To regard genetic information as personal property may resolve many of the worries associated with uninhibited genetic research; for better or for worse, this approach seems to be gaining ascendancy among the general public and (to a lesser extent) the scientific community. Other difficulties are likely to arise, however, as the full extent of a ‘property right’ in one’s DNA becomes apparent. Popular attitudes towards DNA may harden or change over time, as the public becomes more familiar with genetics. We are far from resolving the debates, legal and philosophical, over the “ownership” of genes. Nevertheless, I suspect that the era of primarily self-regulated genetic research is drawing to a close.
1 Yorke Zhang et al., A Semisynthetic Organism Engineered for the Stable Expansion of the Genetic Alphabet, 114 Proceedings Nat’l Acad. Scis. 1317 (2016); see Ian Sample, Organisms Created with Synthetic DNA Pave Way for Entirely New Life Forms, The Guardian (Jan. 24, 2017),
2 Clyde A. Hutchison III et al., Design and Synthesis of a Minimal Bacterial Genome, 351 Science 1414 (2016)
3 See, e.g., Martha A. Nance, Genetic Counseling and Testing for Huntington’s Disease: A Historical Review, 174 Am. J. Med. Genetics 75 (2017); J. Martijn Bos, Jeffrey A. Towbin & Michael J. Ackerman, Diagnostic, Prognostic, and Therapeutic Implications of Genetic Testing for Hypertrophic Cardiomyopathy, 54 J. Am. C. Cardiology 201 (2009).
4 See Volkan I. Sayin & Thales Papagiannakopulous, Application of CRISPR-Mediated Genome Engineering in Cancer Research, 387 Cancer Letters 10 (2017)
5 Wilhelm Klümper & Martin Qaim, A Meta-Analysis of the Impacts of Genetically Modified Crops, PLoS One (Nov. 3, 2014); see also Laureates Letter Supporting Precision Agriculture (GMOs), Support Precision Agriculture (June 29, 2016) (criticizing Greenpeace’s hostility to genetically enhanced crops).
6 See, e.g., Clemens Kerle, International IP Protection for GMO – A Biotech Odyssey, 8 Colum. Sci. & Tech. L. Rev. 147 (2007); Darren Harber, Myriad: The Right Decision for the Wrong Reasons, Columbia Science & Technology Law Review (June 18, 2013).
7 447 U.S. 303 (1980).
8 Leahy-Smith America Invents Act, Pub. L. No 112-29, § 33(a), 125 Stat. 284, 340 (2011) (“Notwithstanding any other provision of law, no patent may issue on a claim directed to or encompassing a human organism.”).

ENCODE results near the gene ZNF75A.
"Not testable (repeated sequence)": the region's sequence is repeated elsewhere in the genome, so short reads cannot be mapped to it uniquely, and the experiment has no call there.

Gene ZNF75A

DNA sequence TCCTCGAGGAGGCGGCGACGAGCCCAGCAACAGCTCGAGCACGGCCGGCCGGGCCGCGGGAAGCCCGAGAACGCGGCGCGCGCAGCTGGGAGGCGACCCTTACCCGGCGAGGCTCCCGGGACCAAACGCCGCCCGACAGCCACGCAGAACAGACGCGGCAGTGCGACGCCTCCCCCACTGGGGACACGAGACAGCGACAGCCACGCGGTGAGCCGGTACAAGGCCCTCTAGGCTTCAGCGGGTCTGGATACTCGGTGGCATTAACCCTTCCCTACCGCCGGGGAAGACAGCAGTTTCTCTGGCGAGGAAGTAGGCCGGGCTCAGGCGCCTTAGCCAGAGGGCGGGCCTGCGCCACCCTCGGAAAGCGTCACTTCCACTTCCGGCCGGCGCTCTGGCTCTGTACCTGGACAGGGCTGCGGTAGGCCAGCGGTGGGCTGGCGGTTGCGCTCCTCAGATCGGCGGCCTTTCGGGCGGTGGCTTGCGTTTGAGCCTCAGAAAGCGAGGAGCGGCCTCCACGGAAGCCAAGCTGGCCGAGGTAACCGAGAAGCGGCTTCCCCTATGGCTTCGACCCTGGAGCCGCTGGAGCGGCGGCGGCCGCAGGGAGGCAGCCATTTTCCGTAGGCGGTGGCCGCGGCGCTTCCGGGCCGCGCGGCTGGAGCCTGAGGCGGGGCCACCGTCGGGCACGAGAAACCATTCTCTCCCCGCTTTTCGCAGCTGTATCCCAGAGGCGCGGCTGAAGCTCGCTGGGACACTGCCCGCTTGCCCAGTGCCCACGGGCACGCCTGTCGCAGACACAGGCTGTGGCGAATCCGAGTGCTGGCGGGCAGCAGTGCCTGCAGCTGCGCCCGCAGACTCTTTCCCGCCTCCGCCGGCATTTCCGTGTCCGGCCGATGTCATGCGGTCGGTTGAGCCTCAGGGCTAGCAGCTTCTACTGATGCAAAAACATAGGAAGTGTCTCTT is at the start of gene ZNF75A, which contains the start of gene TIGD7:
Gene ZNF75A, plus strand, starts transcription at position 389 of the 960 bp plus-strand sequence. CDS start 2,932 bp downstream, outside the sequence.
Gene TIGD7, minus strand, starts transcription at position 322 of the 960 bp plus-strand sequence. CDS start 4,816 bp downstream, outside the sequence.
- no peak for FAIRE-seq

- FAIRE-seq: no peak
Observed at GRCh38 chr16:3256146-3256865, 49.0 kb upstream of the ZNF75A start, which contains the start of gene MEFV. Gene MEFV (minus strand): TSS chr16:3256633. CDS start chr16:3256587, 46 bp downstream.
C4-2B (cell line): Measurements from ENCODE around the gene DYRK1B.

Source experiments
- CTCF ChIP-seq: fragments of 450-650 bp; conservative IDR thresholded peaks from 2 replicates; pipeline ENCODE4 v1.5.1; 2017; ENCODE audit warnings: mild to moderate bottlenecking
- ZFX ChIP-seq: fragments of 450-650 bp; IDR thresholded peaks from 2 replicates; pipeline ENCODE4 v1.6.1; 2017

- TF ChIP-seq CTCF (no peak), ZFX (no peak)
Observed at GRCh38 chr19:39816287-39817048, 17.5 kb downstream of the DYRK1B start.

9 See Heidi Ledford, Ugly Fights Over Mutant Mouse Patents Rise from the Dead, 543 Nature 296 (2017).
10 See, e.g., Jeffrey Sjorgen, Note, DNA: The Emergence of Who We Are and the Reemergence of Religious Commentary and Opposition to Genetic Patents, 17 Rutgers J. L. & Religion 482, 496-502 (2016) (describing religious objections to the patenting of living organisms or their genes); Margo A. Bagley, Patent First, Ask Questions Later: Morality and Biotechnology in Patent Law, 45 Wm. & Mary L. Rev. 469, 495-498 (2003) (describing opposition to patents on multicellular organisms).
11 See, e.g., Jonathan King & Doreen Stabinsky, Patents on Cells, Genes, and Organisms Undermine the Exchange of Scientific Ideas, Chron. Higher Educ., Feb. 5, 1999, at B6; Gene Patenting, American Medical Association, (last visited Mar. 31, 2017, 11:35 PM).
12 133 S.Ct. 2107 (2013).
13 See, e.g., John M. Conley et al., A Trade Secret Model for Genomic Biobanking, 40 J. L. Med. & Ethics 612, 618-622 (2012) (describing attitudes towards repositories of human DNA and genetic data).
14 51 Cal.3d 120 (Cal. 1990)
15 Id. at 136-142.
16 Id. at 142-147.
17 Wash. Univ. v. Catalona, 437 F.Supp.2d 985, 997-999 (E.D. Mo. 2006); Greenberg v. Miami Children’s Hosp. Research Inst., 264 F.Supp.2d 1064, 1074-1076 (S.D. Fla. 2003).
18 Alexandra Winters, Article, Trespass to Culture: The Bioethics of Indigenous Populations’ Informed Consent in Mainstream Genetic Research Paradigms, 41 Am. Indian L. Rev. 231, 235 (2016) (citing Gary E. Marchant, Property Rights and Benefit-Sharing for DNA Donors?, 45 Jurimetrics J. 153, 160-161 (2005); Nat’l Conf. of St. Legislatures, http://www.ncsl.org/research/health/genetic-privacy-laws.aspx (last visited June 24, 2015)).
19 See id. at 237-242.
20 Linda Nordling, San People of Africa Draft Code of Ethics for Researchers, Science (last updated Mar. 22, 2017, 4:42 PM).
22 Winters, supra note 18, at 247-250.
23 But see Mark A. Hall & Stephen S. Rich, Laws Restricting Health Insurers’ Use of Genetic Information: Impact on Genetic Discrimination, 66 Am. J. Hum. Genetics 293, 302-304 (2000) (arguing that previous findings of widespread genetic discrimination were inaccurate). Although insurers’ use of genetic information is worrying in several respects, it may have potential benefits that are not widely recognized. See id. at 301-302, 305-306; Sandy Raeburn, Implications of Genetic Testing for the Insurance Industry: The UK Example, 5 Community Genetics 102, 107 (2002).
24 David S. Mader, Note, Wilbur’s Conundrum: Property in the DNA of Selectively Bred Animals, 86 Tex. L. Rev. 191 (2007).